When Bad Things Happen To Good People: The Neurobiology of Resilience (Part 1)
To those, who have been to any of my “Dr. Sharma Shows“, my interest in the topic of resilience should come as no surprise.
If my work with obese clients has taught me anything, it is the simple fact that for those who use food as a coping strategy, the solution will not lie in diet or exercise plans. To them, the discussions for and against sugar-sweetend beverages and the pros or cons of resistance vs. endurance training are irrelevant to a point that makes these discussions almost funny – they seem to exist in a parallel universe.
Indeed, the solution to emotional overeating (including its most severe form namely “binge eating disorder”), can only come from recognizing the relationship between their emotions and their eating behaviours, with the goal to ultimately developing healthier, non-food coping strategies.
Not that these will necessarily lead to weight loss – as I always hasten to point out – eliminating the cause of weight gain does not translate into weight loss – it merely translates into stopping the gain and often, a far better quality of life.
But then again, stopping the gain should be the first step in any weight management program and skipping this step (or fast-forwarding through it), can only guarantee failure.
This is why I firmly believe that for all of us working in the field of obesity, understanding the complex neurobiology of resilience (the successful adaptation and swift recovery after experiencing life adversities), is as essential as understanding the physiology of energy balance.
Readers interested in a rather comprehensive overview of resilience (in the context of mental health) are referred to a paper by Bart Rutten and colleagues from Maastricht University, published in Acta Psychiatrica Scandinavica.
In their extensive and systematic review of the literature, they find that the term “resilience” is used for phenomena ranging from susceptibility to mental health disturbances to adaptation and recovery from adverse experiences.
They describe three possible trajectories that can follow a severe stressor/trauma:
“…ranging from a trajectory showing consistent decline in mental health following exposure to adversity without subsequent recovery of mental health for a prolonged period of time, to a decline in mental health following the exposure that recovers quickly to preexposure levels of mental health and continues to increase thereby surpassing preexposure levels of mental health. This latter response, known as post-traumatic growth, is a very interesting form of adaptation, in which the individual may have obtained a better understanding of his life, possibly from a new perspective, or may have learned to respond efficaciously to similar challenges in the future.”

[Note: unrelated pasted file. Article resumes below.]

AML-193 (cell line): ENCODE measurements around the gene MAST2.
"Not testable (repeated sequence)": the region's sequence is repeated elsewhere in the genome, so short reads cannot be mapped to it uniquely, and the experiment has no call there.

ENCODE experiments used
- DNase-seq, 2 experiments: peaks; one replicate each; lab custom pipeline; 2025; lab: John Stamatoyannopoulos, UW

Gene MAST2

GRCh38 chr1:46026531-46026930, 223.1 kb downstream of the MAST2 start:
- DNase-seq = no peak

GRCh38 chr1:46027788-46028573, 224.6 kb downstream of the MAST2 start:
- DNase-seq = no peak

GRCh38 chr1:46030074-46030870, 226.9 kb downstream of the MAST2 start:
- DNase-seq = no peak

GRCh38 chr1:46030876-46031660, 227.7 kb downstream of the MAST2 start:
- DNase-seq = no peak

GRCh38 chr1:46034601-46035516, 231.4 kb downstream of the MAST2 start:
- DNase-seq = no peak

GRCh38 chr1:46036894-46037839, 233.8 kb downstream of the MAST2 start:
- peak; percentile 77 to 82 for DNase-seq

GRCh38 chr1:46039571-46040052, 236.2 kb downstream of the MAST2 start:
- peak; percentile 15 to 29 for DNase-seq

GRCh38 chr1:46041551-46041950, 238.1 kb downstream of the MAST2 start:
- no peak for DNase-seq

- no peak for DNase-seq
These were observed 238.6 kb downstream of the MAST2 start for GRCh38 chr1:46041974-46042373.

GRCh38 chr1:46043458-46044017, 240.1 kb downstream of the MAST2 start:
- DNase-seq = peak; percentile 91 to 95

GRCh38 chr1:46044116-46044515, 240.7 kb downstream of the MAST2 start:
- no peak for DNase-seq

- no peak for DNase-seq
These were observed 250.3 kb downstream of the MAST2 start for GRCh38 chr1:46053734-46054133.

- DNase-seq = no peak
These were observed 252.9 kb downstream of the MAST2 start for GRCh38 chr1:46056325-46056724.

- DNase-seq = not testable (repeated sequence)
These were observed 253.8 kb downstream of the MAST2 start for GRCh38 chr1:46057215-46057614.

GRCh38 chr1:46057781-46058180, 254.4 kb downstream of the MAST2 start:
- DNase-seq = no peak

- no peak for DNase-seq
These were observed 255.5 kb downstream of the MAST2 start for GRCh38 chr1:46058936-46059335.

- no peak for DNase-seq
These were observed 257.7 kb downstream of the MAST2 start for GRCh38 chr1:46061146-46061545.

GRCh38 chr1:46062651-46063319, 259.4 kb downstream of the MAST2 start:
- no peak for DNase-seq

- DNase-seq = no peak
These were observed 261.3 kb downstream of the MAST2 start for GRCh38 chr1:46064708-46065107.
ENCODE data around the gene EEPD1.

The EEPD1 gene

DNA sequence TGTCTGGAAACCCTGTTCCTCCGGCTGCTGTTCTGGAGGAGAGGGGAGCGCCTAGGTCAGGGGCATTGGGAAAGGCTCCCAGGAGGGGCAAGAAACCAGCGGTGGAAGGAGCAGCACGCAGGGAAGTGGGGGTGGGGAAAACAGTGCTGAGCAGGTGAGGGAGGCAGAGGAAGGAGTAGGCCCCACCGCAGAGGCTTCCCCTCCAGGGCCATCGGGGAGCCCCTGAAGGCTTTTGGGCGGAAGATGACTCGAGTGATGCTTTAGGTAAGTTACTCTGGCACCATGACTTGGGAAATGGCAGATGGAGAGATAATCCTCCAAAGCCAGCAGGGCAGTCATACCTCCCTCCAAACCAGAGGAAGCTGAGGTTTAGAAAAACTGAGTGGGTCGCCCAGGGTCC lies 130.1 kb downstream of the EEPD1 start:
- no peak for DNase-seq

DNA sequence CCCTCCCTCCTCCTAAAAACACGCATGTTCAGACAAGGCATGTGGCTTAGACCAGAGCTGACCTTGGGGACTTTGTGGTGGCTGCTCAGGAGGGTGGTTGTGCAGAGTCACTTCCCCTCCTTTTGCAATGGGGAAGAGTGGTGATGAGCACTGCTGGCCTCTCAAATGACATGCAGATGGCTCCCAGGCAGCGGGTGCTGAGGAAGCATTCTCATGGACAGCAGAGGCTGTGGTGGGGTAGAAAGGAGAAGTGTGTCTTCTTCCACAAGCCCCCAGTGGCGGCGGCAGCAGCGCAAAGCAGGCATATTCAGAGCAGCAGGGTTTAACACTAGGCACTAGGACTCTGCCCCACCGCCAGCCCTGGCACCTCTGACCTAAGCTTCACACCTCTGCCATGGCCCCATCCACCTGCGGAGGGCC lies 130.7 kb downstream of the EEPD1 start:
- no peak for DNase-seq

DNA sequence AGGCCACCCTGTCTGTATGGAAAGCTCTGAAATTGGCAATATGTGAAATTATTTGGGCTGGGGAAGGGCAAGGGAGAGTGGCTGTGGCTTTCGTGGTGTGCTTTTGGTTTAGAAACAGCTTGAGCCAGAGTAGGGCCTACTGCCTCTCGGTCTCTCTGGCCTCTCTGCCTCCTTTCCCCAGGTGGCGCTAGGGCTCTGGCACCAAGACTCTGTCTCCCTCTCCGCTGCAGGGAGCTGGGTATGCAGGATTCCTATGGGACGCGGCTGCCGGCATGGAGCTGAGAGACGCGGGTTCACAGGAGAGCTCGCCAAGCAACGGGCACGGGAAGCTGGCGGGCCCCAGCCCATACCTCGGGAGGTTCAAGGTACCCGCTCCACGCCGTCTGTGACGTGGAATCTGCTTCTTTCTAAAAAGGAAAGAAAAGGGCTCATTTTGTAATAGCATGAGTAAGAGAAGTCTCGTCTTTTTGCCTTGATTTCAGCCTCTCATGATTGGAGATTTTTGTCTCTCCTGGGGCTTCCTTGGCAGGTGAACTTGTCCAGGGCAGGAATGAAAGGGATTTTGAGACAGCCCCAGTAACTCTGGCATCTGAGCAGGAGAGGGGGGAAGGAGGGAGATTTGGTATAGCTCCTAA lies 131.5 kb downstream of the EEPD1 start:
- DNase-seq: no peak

As the authors point out,
“The neurocircuitries mediating the stress response and reward experience are thought to be crucially involved in the neurobiology of resilience. The efficiency in activating and terminating the response to stress is regulated by elaborate negative feedback systems in the brain and the rest of the body….The hypothalamus–pituitary–adrenal (HPA) axis, the sympathetic nervous system (SNS) and the dopaminergic and serotonergic neurotransmitter systems are major neural systems that govern the stress response..”
There is indeed increasing recognition that experiences profoundly effect brain plasticity:
“These experience-dependent mechanisms regulate the sensitivity and plasticity of the central nervous system and act at several biological levels (likely partly in parallel with each other): i) cellular changes such as neurogenesis, pruning and sprouting of synapses, myelination of axons and alterations to the number of dendritic spines, ii) subcellular changes, such as alterations to the cytoskeleton and the extracellular matrix and changes in the levels of intracellular signalling molecules and iii) molecular (epi) genetic changes such as DNA methylation and chromatin changes. Thus, one can envision that aberrant regulation at any of these levels may moderate risk for and resilience to the consequences of stress and that resilience thus depends on a range of environmental and genetic factors during life.”
Although adverse life experiences can occur and have effects throughout life, there are key times of developmental vulnerability – times, when adverse effects can have “permanent” effects on the individual.